Use of the Klc curve in determining the lower bound fracture toughness in the development of P-T operating limits curve is more technically correct than use of the Kla curve since the rate of loading during a heatup or cooldown is slow and is more representative of a static condition than a dynamic condition. The Klc curve appropriately implements the use of static initiation fracture toughness behavior to evaluate the controlled heatup and cooldown process of a reactor vessel. The staff has required use of the initial conservatism of the Kla curve since 1974 when the curve was codified. This initial conservatism was necessary due to the limited knowledge of RPV materials. Since 1974, additional knowledge has been gained about RPV materials, which demonstrates that the lower bound on fracture toughness provided by the Kla curve is well beyond the margin of safety required to protect the public health and safety from potential RPV failure. In addition, P-T curves based on the Klc curve will enhance overall plant safety by opening the P-T operating window with the greatest safety benefit in the region of low temperature operations.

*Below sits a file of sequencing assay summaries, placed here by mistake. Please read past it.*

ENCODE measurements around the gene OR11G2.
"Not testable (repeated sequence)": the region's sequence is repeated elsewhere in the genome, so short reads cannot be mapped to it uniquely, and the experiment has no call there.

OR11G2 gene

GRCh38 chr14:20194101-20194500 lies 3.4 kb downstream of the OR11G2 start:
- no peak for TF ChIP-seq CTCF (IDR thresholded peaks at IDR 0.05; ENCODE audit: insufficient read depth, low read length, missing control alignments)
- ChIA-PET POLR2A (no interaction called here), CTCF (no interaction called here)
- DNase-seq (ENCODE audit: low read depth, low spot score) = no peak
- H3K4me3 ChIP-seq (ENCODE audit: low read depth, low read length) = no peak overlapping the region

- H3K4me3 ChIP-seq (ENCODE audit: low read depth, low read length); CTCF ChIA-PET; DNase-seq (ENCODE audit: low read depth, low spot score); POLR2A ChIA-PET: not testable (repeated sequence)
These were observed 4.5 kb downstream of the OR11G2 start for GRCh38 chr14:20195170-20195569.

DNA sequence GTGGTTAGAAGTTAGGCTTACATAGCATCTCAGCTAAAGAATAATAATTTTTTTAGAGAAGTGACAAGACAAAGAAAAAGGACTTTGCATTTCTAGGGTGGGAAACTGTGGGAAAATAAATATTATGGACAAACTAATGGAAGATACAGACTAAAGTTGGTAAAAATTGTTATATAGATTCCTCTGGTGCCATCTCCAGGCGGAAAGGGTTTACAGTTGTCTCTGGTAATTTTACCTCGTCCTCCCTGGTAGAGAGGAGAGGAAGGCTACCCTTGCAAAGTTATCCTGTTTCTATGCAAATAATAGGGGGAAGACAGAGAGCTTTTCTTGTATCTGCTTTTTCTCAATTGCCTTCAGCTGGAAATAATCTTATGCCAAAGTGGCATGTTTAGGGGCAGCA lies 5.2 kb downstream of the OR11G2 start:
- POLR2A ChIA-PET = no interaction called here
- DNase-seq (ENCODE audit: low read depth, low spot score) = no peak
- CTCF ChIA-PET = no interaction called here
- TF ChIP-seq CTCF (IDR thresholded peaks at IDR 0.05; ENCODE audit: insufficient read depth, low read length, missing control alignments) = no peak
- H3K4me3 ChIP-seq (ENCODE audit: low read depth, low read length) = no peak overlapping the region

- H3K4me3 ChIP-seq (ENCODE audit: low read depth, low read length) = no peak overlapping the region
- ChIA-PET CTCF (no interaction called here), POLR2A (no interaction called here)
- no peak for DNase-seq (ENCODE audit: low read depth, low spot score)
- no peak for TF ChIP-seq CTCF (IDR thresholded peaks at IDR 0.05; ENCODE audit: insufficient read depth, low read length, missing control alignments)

Since the RCS P-T operating window is defined by the P-T operating and test limit curves developed in accordance with ASME Section XI, Appendix G, continued operation of Quad Cities with these P-T curves without the relief provided by ASME Code Case N-640 would unnecessarily require the RPV to maintain a temperature exceeding 212 degrees Fahrenheit in a limited operating window during the pressure test. Consequently, steam vapor hazards would continue to be one of the safety concerns for personnel conducting inspections in primary containment. Implementation of the proposed P-T curves, as allowed by ASME Code Case N-640, does not significantly reduce the margin of safety and would eliminate steam vapor hazards by allowing inspections in primary containment to be conducted at lower coolant temperature. Thus, pursuant to 10 CFR 50.12(a)(2)(ii), the underlying purpose of the regulation will continue to be served.